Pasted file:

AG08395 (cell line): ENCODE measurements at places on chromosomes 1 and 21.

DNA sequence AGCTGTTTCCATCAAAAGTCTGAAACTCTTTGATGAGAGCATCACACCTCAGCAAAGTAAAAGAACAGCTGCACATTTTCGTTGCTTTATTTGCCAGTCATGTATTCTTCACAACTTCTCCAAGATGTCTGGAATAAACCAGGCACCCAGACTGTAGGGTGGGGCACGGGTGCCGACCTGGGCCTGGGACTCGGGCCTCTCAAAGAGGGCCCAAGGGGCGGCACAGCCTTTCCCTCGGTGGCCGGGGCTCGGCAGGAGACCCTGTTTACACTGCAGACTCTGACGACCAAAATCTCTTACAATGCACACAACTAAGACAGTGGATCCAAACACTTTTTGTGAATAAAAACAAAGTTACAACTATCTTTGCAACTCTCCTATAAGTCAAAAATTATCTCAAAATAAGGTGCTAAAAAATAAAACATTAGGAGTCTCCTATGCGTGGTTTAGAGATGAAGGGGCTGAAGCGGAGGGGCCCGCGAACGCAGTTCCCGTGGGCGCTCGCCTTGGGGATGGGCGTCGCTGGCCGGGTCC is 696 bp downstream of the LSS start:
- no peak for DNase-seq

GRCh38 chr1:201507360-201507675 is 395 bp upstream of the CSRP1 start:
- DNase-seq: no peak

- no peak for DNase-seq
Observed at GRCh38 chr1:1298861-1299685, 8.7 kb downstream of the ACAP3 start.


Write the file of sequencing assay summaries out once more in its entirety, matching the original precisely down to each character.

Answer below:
AG08395 (cell line): ENCODE measurements at places on chromosomes 1 and 21.

DNA sequence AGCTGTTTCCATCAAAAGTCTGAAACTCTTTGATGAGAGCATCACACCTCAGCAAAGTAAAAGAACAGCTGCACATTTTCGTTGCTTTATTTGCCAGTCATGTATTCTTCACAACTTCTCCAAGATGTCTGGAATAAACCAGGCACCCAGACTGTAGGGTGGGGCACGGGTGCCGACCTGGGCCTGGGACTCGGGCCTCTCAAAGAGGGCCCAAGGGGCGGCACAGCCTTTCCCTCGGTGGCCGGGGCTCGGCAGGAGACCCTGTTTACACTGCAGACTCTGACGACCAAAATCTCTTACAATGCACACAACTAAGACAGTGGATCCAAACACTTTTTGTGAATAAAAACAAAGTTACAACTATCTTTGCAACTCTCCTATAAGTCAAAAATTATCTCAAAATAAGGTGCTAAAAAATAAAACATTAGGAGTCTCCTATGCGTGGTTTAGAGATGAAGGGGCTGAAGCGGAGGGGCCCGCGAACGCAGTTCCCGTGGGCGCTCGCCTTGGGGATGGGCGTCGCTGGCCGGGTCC is 696 bp downstream of the LSS start:
- no peak for DNase-seq

GRCh38 chr1:201507360-201507675 is 395 bp upstream of the CSRP1 start:
- DNase-seq: no peak

- no peak for DNase-seq
Observed at GRCh38 chr1:1298861-1299685, 8.7 kb downstream of the ACAP3 start.